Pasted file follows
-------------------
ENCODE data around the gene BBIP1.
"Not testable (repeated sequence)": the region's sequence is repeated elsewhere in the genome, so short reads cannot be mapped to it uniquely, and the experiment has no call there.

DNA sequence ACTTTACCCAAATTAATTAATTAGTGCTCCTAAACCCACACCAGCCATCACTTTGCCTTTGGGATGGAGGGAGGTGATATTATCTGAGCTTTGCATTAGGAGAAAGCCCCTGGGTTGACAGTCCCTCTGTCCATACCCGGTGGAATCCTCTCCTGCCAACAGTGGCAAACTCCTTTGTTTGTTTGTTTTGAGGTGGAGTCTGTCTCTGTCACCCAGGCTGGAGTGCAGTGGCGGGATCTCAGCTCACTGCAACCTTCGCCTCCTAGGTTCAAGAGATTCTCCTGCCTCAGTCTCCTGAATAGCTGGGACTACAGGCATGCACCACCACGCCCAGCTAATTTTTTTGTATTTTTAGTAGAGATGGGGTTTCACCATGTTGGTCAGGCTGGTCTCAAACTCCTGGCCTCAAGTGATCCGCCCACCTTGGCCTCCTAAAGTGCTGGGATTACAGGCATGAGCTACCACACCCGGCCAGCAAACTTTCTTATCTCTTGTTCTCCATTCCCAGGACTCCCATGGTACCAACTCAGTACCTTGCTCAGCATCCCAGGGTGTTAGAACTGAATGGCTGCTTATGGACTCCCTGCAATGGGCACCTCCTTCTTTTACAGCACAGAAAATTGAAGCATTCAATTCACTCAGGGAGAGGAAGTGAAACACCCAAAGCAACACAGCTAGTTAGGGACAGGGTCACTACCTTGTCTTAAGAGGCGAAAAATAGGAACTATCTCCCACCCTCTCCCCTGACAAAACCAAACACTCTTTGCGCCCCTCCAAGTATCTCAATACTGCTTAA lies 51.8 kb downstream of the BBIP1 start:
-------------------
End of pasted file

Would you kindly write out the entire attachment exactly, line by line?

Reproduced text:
ENCODE data around the gene BBIP1.
"Not testable (repeated sequence)": the region's sequence is repeated elsewhere in the genome, so short reads cannot be mapped to it uniquely, and the experiment has no call there.

DNA sequence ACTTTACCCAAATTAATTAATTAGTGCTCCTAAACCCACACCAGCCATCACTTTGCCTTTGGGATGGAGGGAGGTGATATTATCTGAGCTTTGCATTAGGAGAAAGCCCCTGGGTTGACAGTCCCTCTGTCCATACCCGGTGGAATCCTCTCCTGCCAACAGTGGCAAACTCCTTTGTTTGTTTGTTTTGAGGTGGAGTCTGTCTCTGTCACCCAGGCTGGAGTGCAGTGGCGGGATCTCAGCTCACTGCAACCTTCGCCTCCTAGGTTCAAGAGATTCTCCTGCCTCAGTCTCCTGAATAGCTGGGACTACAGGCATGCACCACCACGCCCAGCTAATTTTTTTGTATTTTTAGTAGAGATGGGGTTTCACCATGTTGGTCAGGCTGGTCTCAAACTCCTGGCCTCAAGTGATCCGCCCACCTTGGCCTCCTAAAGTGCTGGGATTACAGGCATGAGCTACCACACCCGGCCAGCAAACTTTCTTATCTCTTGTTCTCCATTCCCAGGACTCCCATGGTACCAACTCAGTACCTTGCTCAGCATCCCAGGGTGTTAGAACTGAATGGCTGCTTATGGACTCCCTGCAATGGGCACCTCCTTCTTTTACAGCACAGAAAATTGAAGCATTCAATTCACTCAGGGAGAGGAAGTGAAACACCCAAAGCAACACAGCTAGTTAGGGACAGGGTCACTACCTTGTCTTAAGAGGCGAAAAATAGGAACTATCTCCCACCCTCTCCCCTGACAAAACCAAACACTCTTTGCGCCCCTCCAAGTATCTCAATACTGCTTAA lies 51.8 kb downstream of the BBIP1 start: